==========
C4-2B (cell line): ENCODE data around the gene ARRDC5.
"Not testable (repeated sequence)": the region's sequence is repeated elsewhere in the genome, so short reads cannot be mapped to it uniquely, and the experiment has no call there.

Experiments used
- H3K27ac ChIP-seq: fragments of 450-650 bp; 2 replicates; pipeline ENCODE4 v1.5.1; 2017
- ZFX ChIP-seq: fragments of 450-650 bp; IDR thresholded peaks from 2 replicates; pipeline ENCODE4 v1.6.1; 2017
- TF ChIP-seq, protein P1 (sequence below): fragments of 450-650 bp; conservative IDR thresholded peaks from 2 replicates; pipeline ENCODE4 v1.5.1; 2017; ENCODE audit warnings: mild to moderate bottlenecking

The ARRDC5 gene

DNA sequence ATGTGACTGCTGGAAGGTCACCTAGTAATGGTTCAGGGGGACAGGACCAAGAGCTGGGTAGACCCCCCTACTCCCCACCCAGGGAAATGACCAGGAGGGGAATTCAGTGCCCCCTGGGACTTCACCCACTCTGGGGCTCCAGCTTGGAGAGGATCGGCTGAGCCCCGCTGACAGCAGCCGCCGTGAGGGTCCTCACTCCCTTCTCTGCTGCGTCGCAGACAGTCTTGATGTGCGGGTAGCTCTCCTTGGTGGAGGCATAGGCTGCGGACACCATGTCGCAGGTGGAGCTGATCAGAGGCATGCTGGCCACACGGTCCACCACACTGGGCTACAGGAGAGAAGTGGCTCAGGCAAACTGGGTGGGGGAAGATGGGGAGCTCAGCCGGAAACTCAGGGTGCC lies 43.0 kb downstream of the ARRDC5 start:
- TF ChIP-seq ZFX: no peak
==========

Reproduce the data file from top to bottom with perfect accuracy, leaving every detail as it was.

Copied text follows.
C4-2B (cell line): ENCODE data around the gene ARRDC5.
"Not testable (repeated sequence)": the region's sequence is repeated elsewhere in the genome, so short reads cannot be mapped to it uniquely, and the experiment has no call there.

Experiments used
- H3K27ac ChIP-seq: fragments of 450-650 bp; 2 replicates; pipeline ENCODE4 v1.5.1; 2017
- ZFX ChIP-seq: fragments of 450-650 bp; IDR thresholded peaks from 2 replicates; pipeline ENCODE4 v1.6.1; 2017
- TF ChIP-seq, protein P1 (sequence below): fragments of 450-650 bp; conservative IDR thresholded peaks from 2 replicates; pipeline ENCODE4 v1.5.1; 2017; ENCODE audit warnings: mild to moderate bottlenecking

The ARRDC5 gene

DNA sequence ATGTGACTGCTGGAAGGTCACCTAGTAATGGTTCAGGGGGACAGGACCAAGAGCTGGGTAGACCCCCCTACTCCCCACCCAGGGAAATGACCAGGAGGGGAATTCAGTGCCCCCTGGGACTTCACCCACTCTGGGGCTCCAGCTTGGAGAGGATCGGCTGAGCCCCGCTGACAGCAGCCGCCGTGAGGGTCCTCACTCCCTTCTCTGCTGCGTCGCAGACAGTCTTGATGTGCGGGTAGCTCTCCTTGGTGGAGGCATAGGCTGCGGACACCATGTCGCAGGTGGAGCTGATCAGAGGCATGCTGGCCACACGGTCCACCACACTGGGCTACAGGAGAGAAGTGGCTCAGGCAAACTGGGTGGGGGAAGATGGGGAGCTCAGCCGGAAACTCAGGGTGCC lies 43.0 kb downstream of the ARRDC5 start:
- TF ChIP-seq ZFX: no peak